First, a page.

Without going into all the details, it was decided that it is simplest to treat the case where there is no PartitionId on the request as the case where we are launching an application. In this case, the custom resolver will ask a PartionedScope service to generate a new unique PartitionId (unique for this user) and will then use this new id to create a new hashmap in session for this new partition. Once again I’ll point out that the custom resolver is very simple.
The difficult part is how we ensure that that PartitionId will come in on every subsequent request from that window. The problem is that when a response is rendered to a screen, it contains a number of user input controls that allow the user to call back to the server. The most obvious controls are buttons and links. For instance, in our shopping cart example, after adding something to the cart, the user may see a button for “Check-out”, a link for “Shipping Options”, images for previous and next page, and many images for shopping items. All of these cases cause a new request to the server and to use the information stored in our session partition, we must pass the PartitionId on every possible link. This problem is further complicated by AJAX requests that can asynchronously update the page.
Using a common practice of adding a hidden field to a page to carry information from page to page would be very time-consuming, tedious and error-prone.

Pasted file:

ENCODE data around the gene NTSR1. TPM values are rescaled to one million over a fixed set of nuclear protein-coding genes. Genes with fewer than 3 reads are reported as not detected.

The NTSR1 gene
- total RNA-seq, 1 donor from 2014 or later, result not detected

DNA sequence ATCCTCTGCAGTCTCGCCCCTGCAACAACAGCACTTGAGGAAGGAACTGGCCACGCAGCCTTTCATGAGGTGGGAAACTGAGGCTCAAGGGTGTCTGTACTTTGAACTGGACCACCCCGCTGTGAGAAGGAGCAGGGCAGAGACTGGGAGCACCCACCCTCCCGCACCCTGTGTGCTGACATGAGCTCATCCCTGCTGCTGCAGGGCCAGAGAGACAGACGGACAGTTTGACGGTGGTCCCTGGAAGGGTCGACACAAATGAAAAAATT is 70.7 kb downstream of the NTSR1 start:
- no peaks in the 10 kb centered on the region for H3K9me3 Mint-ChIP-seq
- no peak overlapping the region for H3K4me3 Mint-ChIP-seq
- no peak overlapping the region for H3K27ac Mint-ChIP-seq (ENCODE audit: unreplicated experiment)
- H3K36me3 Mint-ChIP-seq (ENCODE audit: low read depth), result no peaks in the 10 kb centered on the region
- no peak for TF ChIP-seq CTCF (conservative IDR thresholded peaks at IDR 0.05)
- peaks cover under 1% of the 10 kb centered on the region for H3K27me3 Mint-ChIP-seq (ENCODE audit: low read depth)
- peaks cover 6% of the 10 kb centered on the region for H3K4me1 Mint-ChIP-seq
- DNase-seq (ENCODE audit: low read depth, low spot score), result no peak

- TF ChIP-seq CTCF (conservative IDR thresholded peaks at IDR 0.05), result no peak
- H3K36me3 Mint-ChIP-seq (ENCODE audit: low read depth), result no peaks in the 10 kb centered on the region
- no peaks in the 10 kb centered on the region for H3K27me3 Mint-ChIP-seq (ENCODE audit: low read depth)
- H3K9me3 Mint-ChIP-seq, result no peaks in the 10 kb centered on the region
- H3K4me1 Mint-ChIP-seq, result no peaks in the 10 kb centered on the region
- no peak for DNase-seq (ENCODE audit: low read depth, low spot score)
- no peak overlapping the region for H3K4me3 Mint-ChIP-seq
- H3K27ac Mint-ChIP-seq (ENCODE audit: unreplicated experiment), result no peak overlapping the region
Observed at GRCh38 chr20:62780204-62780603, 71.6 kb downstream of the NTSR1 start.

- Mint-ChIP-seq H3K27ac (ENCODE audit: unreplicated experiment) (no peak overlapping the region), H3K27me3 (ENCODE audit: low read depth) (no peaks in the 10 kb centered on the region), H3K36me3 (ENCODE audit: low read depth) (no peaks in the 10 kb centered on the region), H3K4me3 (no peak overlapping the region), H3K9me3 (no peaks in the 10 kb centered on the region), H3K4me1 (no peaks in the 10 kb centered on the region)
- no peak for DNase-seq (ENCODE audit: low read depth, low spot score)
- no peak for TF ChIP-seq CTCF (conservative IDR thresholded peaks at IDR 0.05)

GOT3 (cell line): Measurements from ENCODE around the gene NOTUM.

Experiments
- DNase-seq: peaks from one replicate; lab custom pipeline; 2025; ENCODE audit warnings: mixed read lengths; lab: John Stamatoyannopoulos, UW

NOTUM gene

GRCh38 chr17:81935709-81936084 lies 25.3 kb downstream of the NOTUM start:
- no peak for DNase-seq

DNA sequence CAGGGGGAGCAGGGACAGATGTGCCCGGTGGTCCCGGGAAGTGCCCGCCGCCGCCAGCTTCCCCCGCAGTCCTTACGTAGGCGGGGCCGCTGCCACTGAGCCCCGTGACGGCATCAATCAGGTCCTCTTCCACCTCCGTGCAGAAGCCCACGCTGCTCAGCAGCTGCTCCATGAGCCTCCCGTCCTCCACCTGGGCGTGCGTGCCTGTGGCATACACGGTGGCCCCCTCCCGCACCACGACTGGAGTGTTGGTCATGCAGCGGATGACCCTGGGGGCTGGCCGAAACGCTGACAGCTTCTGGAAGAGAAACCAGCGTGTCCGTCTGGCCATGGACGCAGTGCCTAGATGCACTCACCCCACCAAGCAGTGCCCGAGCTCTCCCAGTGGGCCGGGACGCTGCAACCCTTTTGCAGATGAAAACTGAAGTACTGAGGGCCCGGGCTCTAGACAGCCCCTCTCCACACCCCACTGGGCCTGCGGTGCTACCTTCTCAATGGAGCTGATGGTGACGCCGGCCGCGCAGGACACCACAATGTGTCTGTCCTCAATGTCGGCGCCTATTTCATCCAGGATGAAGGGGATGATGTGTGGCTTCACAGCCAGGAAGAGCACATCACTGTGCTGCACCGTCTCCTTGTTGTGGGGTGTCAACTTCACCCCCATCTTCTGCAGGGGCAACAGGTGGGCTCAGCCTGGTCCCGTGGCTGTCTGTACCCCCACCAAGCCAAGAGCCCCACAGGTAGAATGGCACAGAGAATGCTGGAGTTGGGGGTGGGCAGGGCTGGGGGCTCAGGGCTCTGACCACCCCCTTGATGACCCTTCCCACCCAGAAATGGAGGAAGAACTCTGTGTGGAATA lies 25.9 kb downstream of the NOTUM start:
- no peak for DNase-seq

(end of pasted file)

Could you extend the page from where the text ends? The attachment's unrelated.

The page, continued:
We needed an alternative that would be done programmatically.
As with all successful solutions, we “re-used” an existing implementation. As it turns out, this problem had already been solved by two existing JSF frameworks; JBoss Seam and MyFaces Orchestra. Each of these open source frameworks used the term Conversation rather than partition, but both faced similar challenges and both came up with similar solutions. The solution we borrowed was to use a Servlet filter to override the encodeUrl call. This call is made when rendering the response to ensure that every link on the resulting response will have a URL that is properly “escaped” so that spaces and other special characters don’t interfere with the html parsing of the resulting page. Using this call as a “hook”, we were able to add the PartitionId, regardless of whether it was created or passed in on the request, to every link on the response page. Again, this solution is very clean and simple, avoiding the need to change any application pages.
As simple as this approach sounds, it didn’t come to us instantly. Also, this wasn’t the only requirement that required ingenuity. Another closely related requirement was how to consistently handle session timeout. It too required a servlet filter solution and in the end was combined with the PartitionedScope solution since both solutions were really just hacks needed to hold the application together until the application could be re-designed to support these requirement correctly.
In the end, our approach went from requirement specification to implementation in a very short four week sprint. This challenge of making the application behave in a way that it was not designed to handle without any pervasive application changes was a difficult one, but not that uncommon.
I want to thank Josh McKinzie for his expert participation in this solution, since without his determination, perseverance and skills, this solution would not have been possible, especially in the time frame given. While there was a lot of stress and long hours required for our success, in the end it was an enjoyable experience that I had a lot fun doing. Satisfying nearly impossible requests from our clients is what makes our jobs rewarding.
— by Keith Shakib, email@example.com